The administration does not, critics say, have a policy of promoting from within, instead preferring to install officials with a track record of support for the governor. When DMV director Ginny Lewis departed last year, the department’s second in command—Clay Thomas—was passed over in favor of Roberts, a motor carrier division administrator who is described as close to Gov. Gibbons. Thomas retired on Dec. 31 and was replaced by Farrokh Hormazdi, who was one of three people present at Fronapfel’s firing.

Nevada has always had trouble holding onto workers (“The farm team,” RN&R, March 11, 2004). In the 2008-2009 year that ended on June 30, the state turnover rate was 19.21 percent, which is actually down from a high of 23.97 in 2005-2006. (These figures include both voluntary departures and what are called “unavoidable” departures such as abolished positions or promotions.) The decline was described by a former administrator as the reluctance of workers to leave a job in the current economy.

Fronapfel said morale at the DMV is terrible, among both classified and unclassified workers. He was told by a Las Vegas employee that workers there are as demoralized as in other locations. One told him she was “disgusted with the way the agency’s being run. … All the improvements and advances she [Ginny Lewis] made are just going down the toilet.”

Fronapfel said “a couple of instances in which I was yelled at by the director” are the kind of things that others have also experienced.

He said he endured being shouted at by Director Roberts on two occasions, once over a legislative hearing and on another occasion when Roberts picked up some gossip by two unhappy Reno DMV office employees and brought the issue to Fronapfel.

Several DMV workers said they believe that Dennis Colling, former chief of the DMV’s administrative services division, was constructively terminated. He was described as having been forced out and planning a lawsuit, but he denied that, saying he left because he was able to buy five years of retirement, a decision he attributed to “the changed management there, and I didn’t want to work for the governor, really, and I was able to do it, and I thought, “OK, let’s do it.’” Before joining DMV, Colling ran the state motor pool and also worked in the state fire marshal’s office under several governors of both parties.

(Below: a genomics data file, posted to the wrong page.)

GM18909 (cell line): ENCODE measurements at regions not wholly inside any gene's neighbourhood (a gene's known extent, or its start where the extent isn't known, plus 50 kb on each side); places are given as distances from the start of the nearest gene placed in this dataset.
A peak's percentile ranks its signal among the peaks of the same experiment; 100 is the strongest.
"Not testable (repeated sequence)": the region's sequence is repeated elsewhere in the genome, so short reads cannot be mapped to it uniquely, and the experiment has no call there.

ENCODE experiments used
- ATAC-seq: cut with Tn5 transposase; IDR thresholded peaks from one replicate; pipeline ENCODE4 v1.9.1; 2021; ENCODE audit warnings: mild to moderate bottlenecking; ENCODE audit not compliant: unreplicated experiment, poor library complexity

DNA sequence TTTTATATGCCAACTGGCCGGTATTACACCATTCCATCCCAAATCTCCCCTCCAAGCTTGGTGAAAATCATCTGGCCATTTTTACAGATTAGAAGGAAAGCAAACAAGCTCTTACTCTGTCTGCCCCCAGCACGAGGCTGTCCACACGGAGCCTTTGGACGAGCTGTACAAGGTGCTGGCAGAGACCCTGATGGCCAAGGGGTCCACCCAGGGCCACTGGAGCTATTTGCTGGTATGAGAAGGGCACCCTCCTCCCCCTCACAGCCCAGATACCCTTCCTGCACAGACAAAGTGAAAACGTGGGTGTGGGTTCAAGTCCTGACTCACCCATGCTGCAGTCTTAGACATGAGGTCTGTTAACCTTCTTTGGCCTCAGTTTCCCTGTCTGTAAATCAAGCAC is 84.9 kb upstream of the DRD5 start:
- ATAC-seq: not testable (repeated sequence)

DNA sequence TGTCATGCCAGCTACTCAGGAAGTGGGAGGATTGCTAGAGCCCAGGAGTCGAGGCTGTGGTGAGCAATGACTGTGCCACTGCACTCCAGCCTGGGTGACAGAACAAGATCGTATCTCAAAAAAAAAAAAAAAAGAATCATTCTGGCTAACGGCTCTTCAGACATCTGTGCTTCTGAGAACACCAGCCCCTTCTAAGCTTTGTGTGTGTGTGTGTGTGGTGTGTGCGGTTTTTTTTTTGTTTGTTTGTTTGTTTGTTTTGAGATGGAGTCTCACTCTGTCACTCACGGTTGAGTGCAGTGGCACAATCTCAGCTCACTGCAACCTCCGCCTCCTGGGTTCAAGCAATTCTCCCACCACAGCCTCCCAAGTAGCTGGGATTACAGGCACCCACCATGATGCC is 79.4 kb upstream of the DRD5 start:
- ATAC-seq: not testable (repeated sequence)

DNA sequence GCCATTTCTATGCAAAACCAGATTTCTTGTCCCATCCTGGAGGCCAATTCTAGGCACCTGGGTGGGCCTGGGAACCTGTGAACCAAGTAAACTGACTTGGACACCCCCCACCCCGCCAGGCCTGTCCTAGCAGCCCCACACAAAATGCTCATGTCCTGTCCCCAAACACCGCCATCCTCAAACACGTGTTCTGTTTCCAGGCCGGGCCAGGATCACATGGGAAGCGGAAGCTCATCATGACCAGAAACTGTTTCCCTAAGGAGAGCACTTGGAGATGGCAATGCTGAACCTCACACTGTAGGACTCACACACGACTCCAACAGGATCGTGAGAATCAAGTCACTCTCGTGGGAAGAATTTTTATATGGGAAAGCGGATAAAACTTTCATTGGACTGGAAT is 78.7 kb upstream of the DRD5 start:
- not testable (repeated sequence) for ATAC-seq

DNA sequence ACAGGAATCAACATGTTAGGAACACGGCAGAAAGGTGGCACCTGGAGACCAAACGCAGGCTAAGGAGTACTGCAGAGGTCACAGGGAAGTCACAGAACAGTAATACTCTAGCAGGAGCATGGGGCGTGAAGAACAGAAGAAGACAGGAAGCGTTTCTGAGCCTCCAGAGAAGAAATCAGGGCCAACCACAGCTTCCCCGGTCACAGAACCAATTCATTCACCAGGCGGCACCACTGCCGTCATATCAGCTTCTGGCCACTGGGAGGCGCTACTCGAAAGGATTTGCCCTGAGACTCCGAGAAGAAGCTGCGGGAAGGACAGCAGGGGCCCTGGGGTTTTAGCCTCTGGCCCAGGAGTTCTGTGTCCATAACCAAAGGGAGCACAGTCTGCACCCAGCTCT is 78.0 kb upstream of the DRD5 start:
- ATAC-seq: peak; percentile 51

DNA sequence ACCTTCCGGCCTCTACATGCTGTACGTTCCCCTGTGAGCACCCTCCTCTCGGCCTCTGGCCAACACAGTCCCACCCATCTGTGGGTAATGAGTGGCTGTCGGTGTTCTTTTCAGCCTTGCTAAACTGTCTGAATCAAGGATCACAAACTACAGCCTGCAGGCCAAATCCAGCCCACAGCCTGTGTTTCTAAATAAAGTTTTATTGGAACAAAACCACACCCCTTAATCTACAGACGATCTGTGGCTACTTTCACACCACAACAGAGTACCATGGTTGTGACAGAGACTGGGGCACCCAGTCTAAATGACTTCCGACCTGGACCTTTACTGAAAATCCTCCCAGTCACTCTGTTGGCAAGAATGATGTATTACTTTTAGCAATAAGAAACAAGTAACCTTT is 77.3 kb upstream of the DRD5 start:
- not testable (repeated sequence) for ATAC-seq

“Under [Gov. Kenny] Guinn, things weren’t much fun when they were reorganizing state government, but we at least knew why that was happening, and we rode it out,” said a recently departed state administrator. “Now it’s just gratuitous. It happens and no one knows why.”

A DMV worker said much the same, and explained her intention to support another worker who is planning legal action this way: “Because the work environment has become just awful. I mean, [former administrators] Ginny Lewis and Clay Thomas ran a very tight ship, but it was a fun place to be. Edgar has come in, and he is seeming to be wanting to rid the department of anyone who worked with Ginny and Clay, that they liked.”

Critics say that in some departments, workers are forced out and then offered consulting contracts to assure their silence.

One DMV worker says one contributor to poor morale in the agency is the tendency of higher-ups to pit people against each other.

“[T]hey try and manipulate some people to spy on others. … Edgar is a micromanager. … He gets involved in the minutiae.”

The level of anxiety is high. One worker said she was planning legal action but is worried about her personal safety.

“I needed to get on the record with the EEOC because I’m really afraid—physically afraid.” The italics were in her tone of voice.

Gibbons aide Burns, told of the unhappiness described here, said he was astonished because he has not seen any indication of such a depth of discontent or anger. He pointed out that it is a time of hardship for those in state government—furloughs, frozen pay, and other problems. Asked if he was not describing a climate when workers would be unhappy, he responded, “I’m describing a climate in which I’ve seen a lot of people working really hard to serve the people of the state. You’re describing a climate where everyone’s unhappy. I don’t see that.”

In the state prison system, there is a chronic problem that existed well before Gibbons became governor. The state trains prison guards (known in bureaucratese as “corrections officers”) who then often eventually depart for county sheriff or city police departments that have better benefits.

The public probably does not have a sense of how often changes occur in state government because departures frequently are not announced at all. One DMV employee in eastern Nevada learned of Fronapfel’s departure when his replacement was announced, which set off a round robin of email messages in which workers tried to find out what was going on.